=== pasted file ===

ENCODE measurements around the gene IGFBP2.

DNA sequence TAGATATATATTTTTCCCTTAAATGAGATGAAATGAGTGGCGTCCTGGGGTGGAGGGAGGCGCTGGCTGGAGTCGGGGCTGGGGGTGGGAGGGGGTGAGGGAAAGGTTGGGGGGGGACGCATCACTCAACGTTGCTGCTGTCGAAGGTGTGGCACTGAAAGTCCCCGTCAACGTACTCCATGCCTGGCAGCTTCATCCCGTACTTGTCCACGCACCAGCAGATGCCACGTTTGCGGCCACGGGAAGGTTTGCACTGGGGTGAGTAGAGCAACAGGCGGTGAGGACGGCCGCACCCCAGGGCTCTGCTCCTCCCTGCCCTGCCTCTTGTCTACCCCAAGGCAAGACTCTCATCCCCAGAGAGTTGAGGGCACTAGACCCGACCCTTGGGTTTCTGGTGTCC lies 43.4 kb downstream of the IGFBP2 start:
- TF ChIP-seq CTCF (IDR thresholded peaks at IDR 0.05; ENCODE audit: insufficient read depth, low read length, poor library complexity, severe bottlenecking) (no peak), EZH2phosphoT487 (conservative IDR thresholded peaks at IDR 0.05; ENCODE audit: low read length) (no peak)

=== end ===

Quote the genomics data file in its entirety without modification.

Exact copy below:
ENCODE measurements around the gene IGFBP2.

DNA sequence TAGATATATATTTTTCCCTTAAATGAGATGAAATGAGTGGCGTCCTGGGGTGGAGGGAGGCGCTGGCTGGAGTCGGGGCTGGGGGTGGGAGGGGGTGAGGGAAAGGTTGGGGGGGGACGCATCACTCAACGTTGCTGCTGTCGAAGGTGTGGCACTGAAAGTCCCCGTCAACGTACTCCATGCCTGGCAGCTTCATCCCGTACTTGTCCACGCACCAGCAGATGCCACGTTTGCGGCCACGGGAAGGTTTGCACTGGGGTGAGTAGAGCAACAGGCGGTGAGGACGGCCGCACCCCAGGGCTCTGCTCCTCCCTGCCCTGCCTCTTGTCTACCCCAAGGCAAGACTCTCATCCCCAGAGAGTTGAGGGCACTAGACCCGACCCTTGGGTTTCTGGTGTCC lies 43.4 kb downstream of the IGFBP2 start:
- TF ChIP-seq CTCF (IDR thresholded peaks at IDR 0.05; ENCODE audit: insufficient read depth, low read length, poor library complexity, severe bottlenecking) (no peak), EZH2phosphoT487 (conservative IDR thresholded peaks at IDR 0.05; ENCODE audit: low read length) (no peak)